Please register in advance, as it makes the whole system much more robust.


I ll give it a try.

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The program has undergone some pretty hardcore changes.

From the readme file:
"A dual side, seedable auction protocol

RPC operations take the auctioneer’s wallet and process unspent transactions to find a common price.
It then outputs the target of a manysend command to be verified and sent manually by the auctioneer.
The target addresses are determined by pairs of NSR/NBT addresses (‘links’) in addresses.txt

Price = NBT received / NSR received
Each link receives funds:
NBT sent = NSR received * Price
NSR sent = NBT received / Price

Participants provide both NSR and NBT in a ratio corresponding to their ideal NBT/NSR price point.
Nu shareholders can vote on blockchain motions to seed this auction publicly in a verifiable manner.
All transactions are public on their respective blockchains, such that the auction must close precisely on a block."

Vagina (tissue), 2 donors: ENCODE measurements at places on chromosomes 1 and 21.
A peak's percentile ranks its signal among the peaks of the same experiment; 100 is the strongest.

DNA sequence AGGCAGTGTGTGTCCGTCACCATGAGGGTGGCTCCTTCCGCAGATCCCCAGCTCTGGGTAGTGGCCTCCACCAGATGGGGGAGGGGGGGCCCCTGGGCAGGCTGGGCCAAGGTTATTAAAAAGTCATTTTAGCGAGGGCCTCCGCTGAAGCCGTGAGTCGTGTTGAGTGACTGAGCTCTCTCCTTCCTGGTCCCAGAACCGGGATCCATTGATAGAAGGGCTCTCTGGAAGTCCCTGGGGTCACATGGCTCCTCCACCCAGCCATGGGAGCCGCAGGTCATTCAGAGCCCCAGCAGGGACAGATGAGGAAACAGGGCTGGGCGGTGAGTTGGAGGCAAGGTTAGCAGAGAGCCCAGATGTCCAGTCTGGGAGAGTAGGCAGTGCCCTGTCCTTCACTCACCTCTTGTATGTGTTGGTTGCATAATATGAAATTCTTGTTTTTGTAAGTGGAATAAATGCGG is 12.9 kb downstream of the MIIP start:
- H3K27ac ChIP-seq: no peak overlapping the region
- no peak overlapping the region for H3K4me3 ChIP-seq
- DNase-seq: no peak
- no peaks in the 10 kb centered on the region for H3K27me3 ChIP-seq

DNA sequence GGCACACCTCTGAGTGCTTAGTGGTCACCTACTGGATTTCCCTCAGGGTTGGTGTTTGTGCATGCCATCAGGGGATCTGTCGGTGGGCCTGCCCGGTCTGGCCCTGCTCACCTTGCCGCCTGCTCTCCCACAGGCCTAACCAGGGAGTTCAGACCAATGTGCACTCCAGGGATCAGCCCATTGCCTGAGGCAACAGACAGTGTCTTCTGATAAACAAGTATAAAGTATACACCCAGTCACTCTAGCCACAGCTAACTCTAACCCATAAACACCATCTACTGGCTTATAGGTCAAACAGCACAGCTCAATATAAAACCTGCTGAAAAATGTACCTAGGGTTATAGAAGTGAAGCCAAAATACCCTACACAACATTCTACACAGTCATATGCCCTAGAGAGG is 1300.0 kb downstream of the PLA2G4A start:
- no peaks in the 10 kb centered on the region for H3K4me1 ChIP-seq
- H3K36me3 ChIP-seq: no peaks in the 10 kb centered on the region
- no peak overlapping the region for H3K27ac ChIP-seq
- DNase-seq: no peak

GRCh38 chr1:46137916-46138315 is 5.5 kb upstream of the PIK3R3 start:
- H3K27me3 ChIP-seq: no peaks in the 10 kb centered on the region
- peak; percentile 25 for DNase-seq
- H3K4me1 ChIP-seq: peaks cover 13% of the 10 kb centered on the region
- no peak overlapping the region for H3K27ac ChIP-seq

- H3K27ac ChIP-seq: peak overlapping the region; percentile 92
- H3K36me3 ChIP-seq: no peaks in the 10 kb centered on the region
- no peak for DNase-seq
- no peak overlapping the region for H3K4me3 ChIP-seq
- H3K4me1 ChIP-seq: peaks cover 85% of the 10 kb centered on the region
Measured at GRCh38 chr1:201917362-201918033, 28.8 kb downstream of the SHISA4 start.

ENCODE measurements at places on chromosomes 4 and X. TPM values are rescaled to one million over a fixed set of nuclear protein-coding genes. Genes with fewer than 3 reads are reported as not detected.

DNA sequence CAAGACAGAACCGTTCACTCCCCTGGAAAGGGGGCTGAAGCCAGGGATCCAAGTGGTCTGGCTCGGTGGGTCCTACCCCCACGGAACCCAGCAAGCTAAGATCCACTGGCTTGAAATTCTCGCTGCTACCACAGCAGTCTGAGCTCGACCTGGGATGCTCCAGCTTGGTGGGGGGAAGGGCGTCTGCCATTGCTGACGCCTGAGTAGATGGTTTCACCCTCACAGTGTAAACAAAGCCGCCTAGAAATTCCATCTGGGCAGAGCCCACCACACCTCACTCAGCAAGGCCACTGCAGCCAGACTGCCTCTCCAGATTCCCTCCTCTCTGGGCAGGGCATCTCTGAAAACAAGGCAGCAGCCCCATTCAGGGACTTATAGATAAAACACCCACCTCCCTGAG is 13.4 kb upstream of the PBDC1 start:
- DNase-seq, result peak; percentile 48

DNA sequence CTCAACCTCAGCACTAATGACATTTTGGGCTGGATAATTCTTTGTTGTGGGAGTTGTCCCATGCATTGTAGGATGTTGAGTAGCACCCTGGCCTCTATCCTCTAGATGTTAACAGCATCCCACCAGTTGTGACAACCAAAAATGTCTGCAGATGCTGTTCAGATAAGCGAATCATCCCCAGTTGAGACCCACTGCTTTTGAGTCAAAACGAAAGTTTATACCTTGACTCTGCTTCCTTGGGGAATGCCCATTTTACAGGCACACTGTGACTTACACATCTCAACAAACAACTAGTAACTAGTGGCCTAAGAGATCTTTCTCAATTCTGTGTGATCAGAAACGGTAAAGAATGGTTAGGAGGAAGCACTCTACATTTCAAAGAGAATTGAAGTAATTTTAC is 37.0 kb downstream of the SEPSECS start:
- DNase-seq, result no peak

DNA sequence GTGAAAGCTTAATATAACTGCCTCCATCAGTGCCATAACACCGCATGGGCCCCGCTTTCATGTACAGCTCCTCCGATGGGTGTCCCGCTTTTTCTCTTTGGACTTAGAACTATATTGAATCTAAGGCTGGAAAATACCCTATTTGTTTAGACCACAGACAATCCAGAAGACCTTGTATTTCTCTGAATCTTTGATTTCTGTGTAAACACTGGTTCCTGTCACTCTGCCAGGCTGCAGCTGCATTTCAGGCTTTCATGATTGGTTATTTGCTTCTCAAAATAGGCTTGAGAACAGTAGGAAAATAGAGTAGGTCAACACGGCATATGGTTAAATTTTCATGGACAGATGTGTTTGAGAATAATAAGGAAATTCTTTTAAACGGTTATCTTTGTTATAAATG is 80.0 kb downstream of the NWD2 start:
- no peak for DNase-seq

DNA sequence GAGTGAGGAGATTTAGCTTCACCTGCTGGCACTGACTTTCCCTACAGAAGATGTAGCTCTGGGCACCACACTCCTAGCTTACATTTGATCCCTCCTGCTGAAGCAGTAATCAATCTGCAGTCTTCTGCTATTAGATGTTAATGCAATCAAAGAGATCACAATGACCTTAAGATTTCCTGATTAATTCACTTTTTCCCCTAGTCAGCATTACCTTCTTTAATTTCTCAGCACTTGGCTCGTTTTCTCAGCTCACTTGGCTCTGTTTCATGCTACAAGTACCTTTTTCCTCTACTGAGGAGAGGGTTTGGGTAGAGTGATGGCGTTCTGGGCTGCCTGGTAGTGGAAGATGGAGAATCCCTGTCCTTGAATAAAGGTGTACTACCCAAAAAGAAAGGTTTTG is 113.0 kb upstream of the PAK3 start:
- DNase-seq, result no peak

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check your pm

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slight rule change:
If your reward is less than the network fee, it will be rounded down to 0 (even 0.009999 NBT gets rounded to 0). This is necessary, as otherwise someone could game the system by submitting many small outputs that all get rounded up. On the upside, this allows me to close the spread down to just the fee. This actually is going to come up with one of my participants.

Participants: Please be aware that you can submit additional funds from the registered addresses at any time (before auction close). If you would like to push your pricepoint down a little, submit some NSR. If you would like to push it up, submit NBT.

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The first unseeded auction has closed. The results can be seen here:

19.32 NBT and 9904 NSR were received across 4 transactions for a price of:
0.001950726979 NBT/NSR (~$0.00195/NSR)

The rewards have been sent, every send address had a corresponding link.
As a reminder, you do not have to register addresses again for future auctions, simply send the funds at will.

The second unseeded auction will close on block 404000.

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Thanks. I plugged your numbers in a spreadsheet and can verify the exact total NBT and NSR but only to the 4th digits for the sent amount. I also notice there is more than 1NSR left undistributed.

I did some math and find some interesting results -

  1. Calculated based on the averaged price, everyone’s profit is exactly 0.

Suppose a participant puts in S1 NSR and B1 NBT and gets S2 NSR and B2 NBT back. The averaged price is P.